Ellipses are placeholders of things left out, things unsaid. Throughout Madame X, the in-betweens are just as important as the shapes on the page. Especially because this is a book of radio signals. I swear to god, what Dennigan did was make an aluminum foil helmet for herself and fashion a lightning rod and sit on top of her house—I’d like to imagine for these purposes that Dennigan lives in three places at once: the edge of some body of water (fountain, shoreline), atop a skyscraper in a lean-to, and ethereally in the airwaves. So, she tuned into some frequencies, and what she got were all these different voices, sometimes detailing the apocalypse (which Dennigan is kind of obsessed with, thank god), sometimes bringing babies into the world as maybe obvious but ardently weird metaphors, always with strange vocations and provocations.
But ellipses. So, things unsaid and radio frequencies. Can you hear the static of stations being flicked atop an abandoned building the night the moon melts into the sea? Get this. Ellipses, which is a sign and signifier of the omission of superficial words, comes from the Greek elleipsis via the Latin elleipein. Now, the root of the word ellipse, a regular oval shape, comes via French from the Latin word, ellipses. How confusing! Which is exactly Dennigan’s point. The points of ellipsis are both empty and full at the same time (as is language, as is language!).
On Tuesday, around noon, my neck is killing me. Whiplash of the senses. If we exchanged “n” for “d,” my deck would be killing me, a play Dennigan makes throughout Madame X, particularly in “The Ninth Annual Meeting of the Fraternal Disorder of History Linguists Or Error of My Maze,” in which “ceiling fans stirred M and W into topsiturvitude” so that a woman’s body becomes the land of whelk and honey versus its biblical milk-and-honey alternative.
And if my deck were killing me, I’d probably tear it out and build a new one with shining planks of hardwood that I’d stain red. It’s almost as though Dennigan builds poems the same way: out of mis-hearings. In “High and Bright and Fine and Ice,” we witness a speaker who blurts words seemingly solely for their sounds: “I whispered precipice / the word for the no-more-boyfriend feeling // because precipice contains ice (practically twice) / because I wanted teetering—” Thing is, in the midst of diagramming/dissecting words to find out whatever’s inside them, the speaker is inevitably arriving at the word’s meaning via action: teetering. All this tinkering with language creates a vibrational force that might just send us over the edge. The speaker names her child Cecily because it sounds like iced lily. Oh, the obsession with ice, the speaker’s need for the world to end in…is it fire or is it ice?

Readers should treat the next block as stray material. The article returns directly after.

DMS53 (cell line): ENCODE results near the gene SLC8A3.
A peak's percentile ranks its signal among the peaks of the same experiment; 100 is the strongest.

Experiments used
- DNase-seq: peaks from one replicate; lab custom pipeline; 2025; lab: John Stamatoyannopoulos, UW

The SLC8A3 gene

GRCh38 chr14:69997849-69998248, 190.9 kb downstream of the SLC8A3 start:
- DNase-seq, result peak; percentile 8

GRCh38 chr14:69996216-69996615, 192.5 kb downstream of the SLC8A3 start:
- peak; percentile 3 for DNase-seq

Wednesday. To be transgressive on a weekday is to drink the holy water at the sacristy, to screw with language in a way that makes it simultaneously unrecognizable and totally familiar, it’s the end of the world and the beginning of a new one—the apocalypse coupled with birth, eggs, and babies all around, a nuclear holocaust. Dennigan’s treat! Here it is, all wrapped up in a pink bow, in “Some Antics,”
For child, substitute held.
For she was, and she was and she was.
Are you hearing hell in there? I am not. There is a degree of
viseness that is quite agreeable.
Call it, during the fetus stage, to hold.
Tenses become manifestations of states of being. To be pregnant, to give birth, to hold a child is to speak the language of being humanoid, a word that reminds us of ovoid, and I think of bellies and eaten eggs, and so on in a circle.
Monday again. Midday. Midwinter sun. A review takes a book out of its own context and puts it into the reviewer’s. For instance, my midwinter sun in Florida, is it the same as yours? There’s way more to this book than language play. Really, I’ve said nothing about the book at all, which is fine I guess because you should just read it. A good book evokes and provokes its reader. A good book makes you a little crazy, tells you something you don’t already know, creates in its reader a desire to grow. Madame X is one of the most inventive I’ve read since Dennigan’s first book, Corrina A-Maying the Apocalypse (2008). Aside from constructing a philosophy of the arbitrariness of language, Madame X is playful, serious, intimate, image-driven, narratively bombastic, and sonically wow. “Outside the aviary, isn’t it always bird winter?” Dennigan asks of the dangerous world outside her creation, but inside, it’s whatever we imagine it to be.